are autos actually on the meter now?

The first round of edits for my book have finally been completed. As I’ve been reviewing them, I read a comment from my editor Ajitha that I couldn’t believe. In my chapter about getting around Delhi, I said that, “Any driver who agrees to go by the meter is probably planning a route from GK-I to GK-II via the Taj Mahal.”

Here’s what Ajitha said: “No longer true, I think. Meter rates have gone up dramatically and autos actually go by meter!”

Could that be true??? I haven’t been in Delhi for a while, but I can’t imagine such a seismic shift. The only time autos would go by the meter for us was if the driver thought we wouldn’t know the proper route, or if there was a cop watching us negotiate.

Last week, I asked Twitter for other opinions.

And here’s what Twitter had to say.

One of my theories about Delhi is that it exists in a kind of quantum state, because everything about Delhi is true at once. The answers above reinforce that theory.

Still, I’d like more input. Has anyone else seen a change in the ways autorickshaws charge you in the last couple of years?

Update: more responses have poured in from Twitter!

http://twitter.com/#!/saroha_varun/status/109539632219299840

http://twitter.com/#!/_rhobert/status/109548878692491264

Advertisements

9 responses to “are autos actually on the meter now?

  1. I lived in Delhi from 2003-2005. I never once had an auto driver agree to the meter, no matter how many times I asked. I can’t believe things would be any different today.

  2. The last year or two, I found it depended on the route. Certain trips, they’d go by meter because that would actually be higher. Shorter or fixed routes, like a metro station to the nearest mall, would be fixed exorbitant rates which you simply couldn’t haggle over.

  3. I’ve been in Delhi nearly three months, and have only taken a metered trip in an auto once! But contrary to the post above, I can almost always haggle the price down a bit, even though you know you are still probably paying more than a local would.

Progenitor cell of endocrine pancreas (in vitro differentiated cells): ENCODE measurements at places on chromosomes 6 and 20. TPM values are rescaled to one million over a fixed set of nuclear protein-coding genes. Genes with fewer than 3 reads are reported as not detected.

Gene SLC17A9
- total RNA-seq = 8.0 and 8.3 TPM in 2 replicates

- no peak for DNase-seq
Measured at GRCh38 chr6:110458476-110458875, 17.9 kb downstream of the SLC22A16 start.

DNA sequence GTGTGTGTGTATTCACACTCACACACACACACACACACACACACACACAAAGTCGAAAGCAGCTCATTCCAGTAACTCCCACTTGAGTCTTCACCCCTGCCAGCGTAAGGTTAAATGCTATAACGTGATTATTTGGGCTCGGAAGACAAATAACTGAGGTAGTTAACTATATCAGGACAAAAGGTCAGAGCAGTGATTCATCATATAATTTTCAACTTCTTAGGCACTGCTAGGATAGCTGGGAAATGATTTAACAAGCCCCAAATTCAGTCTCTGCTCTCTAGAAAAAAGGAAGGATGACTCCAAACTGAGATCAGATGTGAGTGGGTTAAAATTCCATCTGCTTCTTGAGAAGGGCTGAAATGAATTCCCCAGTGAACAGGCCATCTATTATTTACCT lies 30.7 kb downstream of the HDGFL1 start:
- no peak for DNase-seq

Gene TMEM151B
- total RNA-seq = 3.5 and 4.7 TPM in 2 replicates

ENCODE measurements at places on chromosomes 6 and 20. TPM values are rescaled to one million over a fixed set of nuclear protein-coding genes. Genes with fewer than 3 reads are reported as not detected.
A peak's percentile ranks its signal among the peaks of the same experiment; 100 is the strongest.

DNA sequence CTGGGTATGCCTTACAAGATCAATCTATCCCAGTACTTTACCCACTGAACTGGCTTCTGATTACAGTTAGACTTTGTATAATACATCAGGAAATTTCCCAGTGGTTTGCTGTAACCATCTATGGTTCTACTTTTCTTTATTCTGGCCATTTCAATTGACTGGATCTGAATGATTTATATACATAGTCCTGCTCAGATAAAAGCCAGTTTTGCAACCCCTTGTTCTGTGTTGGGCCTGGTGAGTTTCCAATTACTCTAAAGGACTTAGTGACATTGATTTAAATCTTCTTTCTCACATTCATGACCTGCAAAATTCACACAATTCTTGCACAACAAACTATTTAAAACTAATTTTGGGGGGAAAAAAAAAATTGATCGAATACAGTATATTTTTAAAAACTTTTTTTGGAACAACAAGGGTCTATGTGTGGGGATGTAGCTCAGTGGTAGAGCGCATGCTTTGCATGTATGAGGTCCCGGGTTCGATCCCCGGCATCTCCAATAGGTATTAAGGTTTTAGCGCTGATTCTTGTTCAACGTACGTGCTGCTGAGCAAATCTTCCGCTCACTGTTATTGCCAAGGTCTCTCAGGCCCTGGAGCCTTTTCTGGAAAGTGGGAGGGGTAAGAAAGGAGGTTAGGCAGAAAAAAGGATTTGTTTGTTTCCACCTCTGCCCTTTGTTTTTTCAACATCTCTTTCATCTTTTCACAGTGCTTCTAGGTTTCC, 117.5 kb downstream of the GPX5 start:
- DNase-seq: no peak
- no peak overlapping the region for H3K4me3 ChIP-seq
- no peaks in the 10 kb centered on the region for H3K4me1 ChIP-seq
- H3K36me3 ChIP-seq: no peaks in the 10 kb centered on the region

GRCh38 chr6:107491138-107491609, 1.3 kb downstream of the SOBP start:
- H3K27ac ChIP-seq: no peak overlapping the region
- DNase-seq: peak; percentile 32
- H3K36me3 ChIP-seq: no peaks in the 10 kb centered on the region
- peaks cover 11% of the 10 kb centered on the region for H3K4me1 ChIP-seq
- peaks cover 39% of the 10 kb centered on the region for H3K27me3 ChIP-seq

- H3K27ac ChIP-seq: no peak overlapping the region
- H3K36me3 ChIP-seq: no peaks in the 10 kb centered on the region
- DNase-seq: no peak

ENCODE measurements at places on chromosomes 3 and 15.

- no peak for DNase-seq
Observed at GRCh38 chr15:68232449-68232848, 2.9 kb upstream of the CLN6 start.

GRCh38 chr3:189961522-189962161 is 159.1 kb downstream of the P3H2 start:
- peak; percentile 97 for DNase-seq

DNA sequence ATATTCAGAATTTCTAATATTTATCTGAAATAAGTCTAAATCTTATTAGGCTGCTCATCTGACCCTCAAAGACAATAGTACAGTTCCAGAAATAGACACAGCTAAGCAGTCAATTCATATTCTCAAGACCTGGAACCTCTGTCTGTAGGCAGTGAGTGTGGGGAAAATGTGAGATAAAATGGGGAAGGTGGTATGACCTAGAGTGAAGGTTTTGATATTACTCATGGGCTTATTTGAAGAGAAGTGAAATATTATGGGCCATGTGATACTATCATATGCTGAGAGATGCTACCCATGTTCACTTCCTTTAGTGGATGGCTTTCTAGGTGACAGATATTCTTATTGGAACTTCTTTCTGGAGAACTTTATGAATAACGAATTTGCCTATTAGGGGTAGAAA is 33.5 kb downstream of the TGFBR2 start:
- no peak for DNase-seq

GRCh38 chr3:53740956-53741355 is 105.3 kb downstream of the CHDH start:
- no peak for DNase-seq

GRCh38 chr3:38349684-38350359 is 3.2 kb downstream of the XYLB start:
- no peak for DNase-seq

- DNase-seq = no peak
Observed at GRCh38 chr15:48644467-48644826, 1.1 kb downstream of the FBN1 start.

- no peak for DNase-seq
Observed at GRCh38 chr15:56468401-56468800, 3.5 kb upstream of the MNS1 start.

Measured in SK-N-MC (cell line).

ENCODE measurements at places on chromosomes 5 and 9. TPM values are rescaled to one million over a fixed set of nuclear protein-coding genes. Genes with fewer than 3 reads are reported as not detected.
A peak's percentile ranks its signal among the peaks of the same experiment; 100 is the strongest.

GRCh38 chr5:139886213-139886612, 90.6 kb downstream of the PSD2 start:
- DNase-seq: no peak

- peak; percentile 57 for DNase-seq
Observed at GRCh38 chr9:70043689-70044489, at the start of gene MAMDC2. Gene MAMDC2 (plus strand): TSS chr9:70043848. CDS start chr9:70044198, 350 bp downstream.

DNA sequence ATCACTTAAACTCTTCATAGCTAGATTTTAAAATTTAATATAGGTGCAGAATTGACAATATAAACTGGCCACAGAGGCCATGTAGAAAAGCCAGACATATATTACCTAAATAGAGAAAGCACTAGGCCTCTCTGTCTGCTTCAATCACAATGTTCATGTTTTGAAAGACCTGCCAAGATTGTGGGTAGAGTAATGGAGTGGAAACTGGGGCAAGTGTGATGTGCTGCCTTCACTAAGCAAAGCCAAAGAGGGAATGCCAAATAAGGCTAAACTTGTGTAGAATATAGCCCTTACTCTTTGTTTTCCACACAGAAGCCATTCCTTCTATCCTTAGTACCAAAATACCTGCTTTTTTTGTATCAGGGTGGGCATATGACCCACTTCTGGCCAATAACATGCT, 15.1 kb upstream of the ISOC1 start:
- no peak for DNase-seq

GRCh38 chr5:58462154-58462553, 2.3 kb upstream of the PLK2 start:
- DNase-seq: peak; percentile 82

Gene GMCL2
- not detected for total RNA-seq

4. More auto wallahs agree to go by meter now than earlier. But still you can’t say that most of them go by meter.

  5. Agree 100% with Chris above (though I’ve been here for 5 months now and probably have gotten the meter used 5 times).

  6. In my case its about 60 percent of the time that they use the meter. I have been in Delhi since mid 2009, and it has certainly become much easier since the official price hike in the meter. It depends indeed on the route: if you walk out of Khan Market and you approach the autos already waiting in line to take wealthy shoppers home, its impossible – though they will agree to only Rs 10 on top of what would be the meter price. And even outside New Delhi railway station, for example, (not on the parking space but on the road outside) I usually get the meter. If they are hesitant, I sometimes go for a ‘meter-plus-10’ deal, to ensure the driver I will tip him. Surely, some drivers still try to overcharge you with 200 percent of the real price, but you never have to wait long before a more reasonable one drives by.

  7. Well not exactly but the situation, for sure has improved a bit. Mainly due to increased fares.

  8. i was in delhi two weeks ago and each time i asked to put the meter on they told me it was not working so not sure about this..

  9. In my experience, about 70% of autos agree on meter. Definitely not for short distances which in the case you don’t even have to ask. My little trick these days is that when I get in and the auto driver doesn’t want to put the meter on, I ask to see his licence. He usually puts it on immediately:) And I almost always add a 10 or 15 rupees to the fee. When I hail an auto over, I politely TELL him where he needs to drop me, instead of asking, begging, wondering if he would be so kind or negotiating. In case the meter is broken, I pay him what I know the distance is worth, confidently. He can take it or I’ll take another auto who would.

Leave a Reply

Fill in your details below or click an icon to log in:

WordPress.com Logo

You are commenting using your WordPress.com account. Log Out / Change )

Twitter picture

You are commenting using your Twitter account. Log Out / Change )

Facebook photo

You are commenting using your Facebook account. Log Out / Change )

Google+ photo

You are commenting using your Google+ account. Log Out / Change )

Connecting to %s